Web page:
Article by Michele Muscillo, Partner and
Ben Ricketts, Solicitor
The Federal Government has proposed new legislation that would
allow farmers, land holders and forest growers to profit from
The Carbon Farming Initiative aims to allow carbon credits to be
generated for approved schemes that either reduce carbon or allow
for greenhouse gas abatement. Those carbon credits can then be sold
either domestically or internationally to companies that need to
reduce their carbon footprint.
The Federal Government expects legislation to be introduced in
the next few months - most likely by 1 July 2011.
Here, partner Michele Muscillo and solicitor Ben Ricketts
outline the Initiative and explain how landowners can submit
methodologies for abatement in order to gain carbon credits.
The Carbon Farming Initiative
To date, the Government has received feedback from 257
stakeholders on the Carbon Farming Initiative. The feedback
indicates that businesses and the community broadly accept the
Initiative. However, many recommendations have been made, including
credits should be made available for industries involved in
recycling and landfill avoidance;
the insurance industry should make insurance available for
smaller players who will lose income while developing their
abatement methodologies; and
there should be adequate fire risk management for landowners
that develop plantations.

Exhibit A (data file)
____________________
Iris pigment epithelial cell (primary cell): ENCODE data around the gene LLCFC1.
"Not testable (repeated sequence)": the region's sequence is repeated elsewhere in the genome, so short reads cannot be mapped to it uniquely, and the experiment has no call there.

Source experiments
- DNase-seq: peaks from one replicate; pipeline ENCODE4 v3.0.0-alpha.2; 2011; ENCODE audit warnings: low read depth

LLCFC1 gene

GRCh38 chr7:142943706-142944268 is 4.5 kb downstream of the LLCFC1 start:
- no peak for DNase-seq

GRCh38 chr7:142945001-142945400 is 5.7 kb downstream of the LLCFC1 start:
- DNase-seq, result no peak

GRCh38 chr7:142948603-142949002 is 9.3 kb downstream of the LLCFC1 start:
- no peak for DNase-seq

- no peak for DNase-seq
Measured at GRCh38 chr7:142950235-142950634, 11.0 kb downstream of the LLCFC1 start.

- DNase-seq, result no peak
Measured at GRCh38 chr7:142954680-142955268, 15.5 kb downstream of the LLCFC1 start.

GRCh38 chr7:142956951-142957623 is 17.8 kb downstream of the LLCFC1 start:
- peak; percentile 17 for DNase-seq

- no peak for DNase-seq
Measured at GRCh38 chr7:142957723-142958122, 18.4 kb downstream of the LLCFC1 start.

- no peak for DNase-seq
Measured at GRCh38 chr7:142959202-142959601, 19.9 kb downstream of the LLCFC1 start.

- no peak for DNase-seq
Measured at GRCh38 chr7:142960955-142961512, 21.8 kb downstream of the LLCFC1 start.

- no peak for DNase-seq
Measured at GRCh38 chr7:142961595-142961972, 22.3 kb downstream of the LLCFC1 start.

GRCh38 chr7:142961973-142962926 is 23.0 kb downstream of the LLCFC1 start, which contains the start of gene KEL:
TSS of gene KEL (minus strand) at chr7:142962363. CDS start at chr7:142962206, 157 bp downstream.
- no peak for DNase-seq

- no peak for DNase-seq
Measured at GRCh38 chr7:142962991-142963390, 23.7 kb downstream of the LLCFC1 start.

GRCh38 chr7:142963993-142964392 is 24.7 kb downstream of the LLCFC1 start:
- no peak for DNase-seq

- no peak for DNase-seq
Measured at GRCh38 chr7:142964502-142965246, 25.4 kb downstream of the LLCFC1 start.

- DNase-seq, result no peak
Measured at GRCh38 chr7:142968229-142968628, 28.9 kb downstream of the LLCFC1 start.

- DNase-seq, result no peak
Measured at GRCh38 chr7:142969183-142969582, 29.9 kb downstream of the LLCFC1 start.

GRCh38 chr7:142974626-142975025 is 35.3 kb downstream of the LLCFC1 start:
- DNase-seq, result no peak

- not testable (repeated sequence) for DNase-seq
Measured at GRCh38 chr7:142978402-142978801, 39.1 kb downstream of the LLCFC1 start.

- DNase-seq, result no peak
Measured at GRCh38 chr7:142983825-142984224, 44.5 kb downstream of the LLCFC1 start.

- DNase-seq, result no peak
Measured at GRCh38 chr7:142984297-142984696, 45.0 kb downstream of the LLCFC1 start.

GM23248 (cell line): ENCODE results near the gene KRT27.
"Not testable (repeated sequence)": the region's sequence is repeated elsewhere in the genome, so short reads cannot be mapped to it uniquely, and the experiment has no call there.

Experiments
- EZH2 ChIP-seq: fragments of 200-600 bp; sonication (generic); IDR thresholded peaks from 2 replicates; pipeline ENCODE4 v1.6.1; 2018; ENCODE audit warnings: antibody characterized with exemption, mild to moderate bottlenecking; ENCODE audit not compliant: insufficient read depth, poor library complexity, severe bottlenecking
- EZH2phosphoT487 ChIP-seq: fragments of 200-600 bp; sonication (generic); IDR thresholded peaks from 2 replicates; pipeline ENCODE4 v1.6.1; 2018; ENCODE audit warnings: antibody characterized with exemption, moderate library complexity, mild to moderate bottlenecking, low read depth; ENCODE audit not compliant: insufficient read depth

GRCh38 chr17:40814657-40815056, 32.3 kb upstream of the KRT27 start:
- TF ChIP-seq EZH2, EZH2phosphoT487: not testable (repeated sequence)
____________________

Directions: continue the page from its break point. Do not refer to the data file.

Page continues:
Methodologies for carbon abatement
The Carbon Farming Initiative scheme proposes that private
parties and government agencies develop methodologies for carbon
abatement and carbon credits under the following broad
Reforestation, forest management and avoided deforestation
Livestock and methane management
Landfill gas recovery
Reduction in fertiliser usage
Sequestration in soil carbon and biochar
Savanna fire management
Reduce the emissions from rice production
Reduced burning of stubble/crops
The Government has invited submissions to the Domestic Offsets
Integrity Committee on the potential methodologies available for
abatement. The Committee is an independent body of six experts,
formed to assess draft methodologies for use under the Carbon
Farming Initiative scheme.
As an example, a farmer may propose a methodology whereby less
fertiliser will be used to manage crops. If that methodology is
approved, and the farmer is assessed for the reduced fertiliser use
and given carbon credits, the farmer may then sell those carbon
credits. Alternatively, a landowner may propose a carbon sink by
growing trees on his or her land, again selling the credits
Methodologies for applying, implementing and monitoring
abatement activities and generating carbon credits will be received
by the Committee over the coming months, and will be rolled out in
More information about the methodology submission process can be
found on the Department of Climate Change and Energy
For more information on the Government's Carbon Farming
Initiative process, or for assistance developing your Carbon
Farming Initiative methodology for submission to the Committee,
please contact HopgoodGanim's Climate Change team.
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